Forrester Day 1: Packaged Applications panel

We finished up the day with a panel of Forrester analysts addressing the issue of whether packaged applications (i.e., ERP software) will ever be designed for people and built for change — that is, can these apps ever be agile. This was structured as a debate monitored by Merv Adrian, pitting Sharyn Leaver on the business side against John Rymer on the IT development side.

Adrian started by repeating the four principles of dynamic business applications that Connie Moore discussed this morning, then framed some questions for the packaged application version:

  • Will packaged applications contextualize work using unitary but dynamic workplaces?
  • Will packaged applications enable up-front customization to meet unique customer needs? (The feeling is that apps will be customizable “at the edges” only in order to allow for future upgrades/agility)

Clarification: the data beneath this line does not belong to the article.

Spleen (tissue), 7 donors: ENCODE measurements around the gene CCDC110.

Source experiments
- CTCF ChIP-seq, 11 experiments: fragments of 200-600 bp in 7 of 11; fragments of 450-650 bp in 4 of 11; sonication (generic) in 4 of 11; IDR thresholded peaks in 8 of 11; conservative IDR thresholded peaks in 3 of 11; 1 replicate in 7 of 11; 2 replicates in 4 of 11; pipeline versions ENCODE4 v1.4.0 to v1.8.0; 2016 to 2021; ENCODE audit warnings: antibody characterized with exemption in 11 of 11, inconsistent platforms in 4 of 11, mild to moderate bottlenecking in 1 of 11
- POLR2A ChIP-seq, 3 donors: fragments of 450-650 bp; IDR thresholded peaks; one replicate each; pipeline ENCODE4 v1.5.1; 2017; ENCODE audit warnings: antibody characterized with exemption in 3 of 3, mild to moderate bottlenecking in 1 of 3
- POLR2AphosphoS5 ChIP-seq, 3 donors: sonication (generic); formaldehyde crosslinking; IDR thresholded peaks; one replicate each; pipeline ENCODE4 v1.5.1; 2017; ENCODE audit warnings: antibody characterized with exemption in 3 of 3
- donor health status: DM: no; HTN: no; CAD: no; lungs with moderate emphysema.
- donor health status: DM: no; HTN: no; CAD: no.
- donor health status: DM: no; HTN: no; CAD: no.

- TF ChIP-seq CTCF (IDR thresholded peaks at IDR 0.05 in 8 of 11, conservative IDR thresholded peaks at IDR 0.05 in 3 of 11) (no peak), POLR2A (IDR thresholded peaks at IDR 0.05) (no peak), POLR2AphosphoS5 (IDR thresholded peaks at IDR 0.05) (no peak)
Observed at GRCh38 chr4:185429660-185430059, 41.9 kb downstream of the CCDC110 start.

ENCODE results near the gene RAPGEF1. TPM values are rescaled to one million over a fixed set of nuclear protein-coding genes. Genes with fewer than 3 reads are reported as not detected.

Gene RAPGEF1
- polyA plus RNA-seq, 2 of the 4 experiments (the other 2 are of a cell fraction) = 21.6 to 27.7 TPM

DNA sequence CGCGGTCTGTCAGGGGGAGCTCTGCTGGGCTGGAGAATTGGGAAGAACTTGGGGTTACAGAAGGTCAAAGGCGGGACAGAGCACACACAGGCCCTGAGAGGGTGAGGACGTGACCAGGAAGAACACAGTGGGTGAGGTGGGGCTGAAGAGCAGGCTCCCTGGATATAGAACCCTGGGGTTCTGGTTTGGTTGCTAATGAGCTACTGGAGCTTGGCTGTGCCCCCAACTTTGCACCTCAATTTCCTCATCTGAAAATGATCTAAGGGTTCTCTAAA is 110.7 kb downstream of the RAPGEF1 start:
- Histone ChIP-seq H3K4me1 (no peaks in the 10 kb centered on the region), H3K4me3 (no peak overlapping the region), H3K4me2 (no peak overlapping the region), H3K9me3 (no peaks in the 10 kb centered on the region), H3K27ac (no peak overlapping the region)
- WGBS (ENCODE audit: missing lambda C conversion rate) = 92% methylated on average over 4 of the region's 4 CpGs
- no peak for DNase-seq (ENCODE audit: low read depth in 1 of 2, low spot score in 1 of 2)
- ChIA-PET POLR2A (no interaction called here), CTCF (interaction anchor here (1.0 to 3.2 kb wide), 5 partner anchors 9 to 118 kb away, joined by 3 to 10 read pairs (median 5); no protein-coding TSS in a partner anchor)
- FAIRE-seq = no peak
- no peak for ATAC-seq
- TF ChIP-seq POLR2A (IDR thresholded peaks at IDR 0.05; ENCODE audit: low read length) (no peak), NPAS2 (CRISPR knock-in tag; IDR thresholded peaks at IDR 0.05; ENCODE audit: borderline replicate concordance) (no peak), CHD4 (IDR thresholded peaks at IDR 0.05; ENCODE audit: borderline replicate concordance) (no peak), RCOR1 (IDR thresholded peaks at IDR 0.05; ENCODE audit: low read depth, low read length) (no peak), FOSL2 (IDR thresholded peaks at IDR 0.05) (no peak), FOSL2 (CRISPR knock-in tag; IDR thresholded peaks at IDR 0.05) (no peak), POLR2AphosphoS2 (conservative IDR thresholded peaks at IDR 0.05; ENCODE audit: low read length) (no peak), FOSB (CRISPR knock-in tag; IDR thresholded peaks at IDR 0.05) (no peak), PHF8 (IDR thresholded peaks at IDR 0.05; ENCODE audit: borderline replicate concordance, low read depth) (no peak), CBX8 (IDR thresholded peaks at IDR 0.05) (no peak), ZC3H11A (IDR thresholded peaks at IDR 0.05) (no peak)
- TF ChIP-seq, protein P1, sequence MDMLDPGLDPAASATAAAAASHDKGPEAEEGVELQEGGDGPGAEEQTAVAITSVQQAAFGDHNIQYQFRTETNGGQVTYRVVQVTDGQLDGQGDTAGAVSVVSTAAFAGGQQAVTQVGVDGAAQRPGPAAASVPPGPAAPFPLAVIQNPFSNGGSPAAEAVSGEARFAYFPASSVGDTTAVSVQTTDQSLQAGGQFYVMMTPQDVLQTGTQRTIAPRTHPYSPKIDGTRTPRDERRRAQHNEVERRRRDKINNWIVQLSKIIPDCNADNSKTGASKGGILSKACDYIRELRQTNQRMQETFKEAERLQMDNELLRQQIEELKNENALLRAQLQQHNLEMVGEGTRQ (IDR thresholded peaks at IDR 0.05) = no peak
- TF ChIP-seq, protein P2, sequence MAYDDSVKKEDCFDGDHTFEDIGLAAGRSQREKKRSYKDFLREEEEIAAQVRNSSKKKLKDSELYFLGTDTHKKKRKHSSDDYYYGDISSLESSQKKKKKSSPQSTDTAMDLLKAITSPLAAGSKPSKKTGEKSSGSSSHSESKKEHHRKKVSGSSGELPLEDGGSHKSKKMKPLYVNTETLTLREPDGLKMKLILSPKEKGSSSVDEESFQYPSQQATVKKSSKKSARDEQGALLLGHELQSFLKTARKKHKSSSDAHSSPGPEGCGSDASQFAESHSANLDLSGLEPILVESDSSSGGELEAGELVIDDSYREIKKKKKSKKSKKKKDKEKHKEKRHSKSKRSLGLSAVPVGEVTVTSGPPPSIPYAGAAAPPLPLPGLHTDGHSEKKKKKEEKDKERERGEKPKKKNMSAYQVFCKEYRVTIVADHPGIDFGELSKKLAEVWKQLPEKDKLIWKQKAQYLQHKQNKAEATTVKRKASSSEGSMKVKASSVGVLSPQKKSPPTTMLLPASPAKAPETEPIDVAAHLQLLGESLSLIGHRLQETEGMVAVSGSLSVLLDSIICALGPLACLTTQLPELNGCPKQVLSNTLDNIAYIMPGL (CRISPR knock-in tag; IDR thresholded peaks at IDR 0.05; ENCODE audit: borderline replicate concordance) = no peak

• Will packaged applications enable ongoing adaptation for continuous business evolution? (Yeah, right)
  • Will packaged applications allow development and change by business people and IT professionals in cooperation?

Leaver and Rymer duked it out over each question, providing some really interesting viewpoints. It wasn’t exactly impromptu; each question had at least one backup presentation slide from one of them to make their point. They ended up with a slide comparing the four application biggies: Oracle, SAP, Microsoft and IBM.

From my standpoint, this was the least interesting presentation of the day, since I don’t focus on packaged applications, although it was an interesting “he said, she said” debate format. The general agreement is that the gap is narrowing between build and buy+customize, but that most customers will still require customization for competitive differentiation.

Tom Pohlmann popped back up at the end of the day with some closing remarks, then directed us off to the vendor showcase reception and the pool party. Given that it’s only 21C here in Carlsbad — compared to a balmy 28C back in Toronto (even though it’s already after dark there) — I don’t think that anyone’s going swimming tonight. Since I’m still on Eastern time, I’ll probably be asleep by 9pm again tonight.

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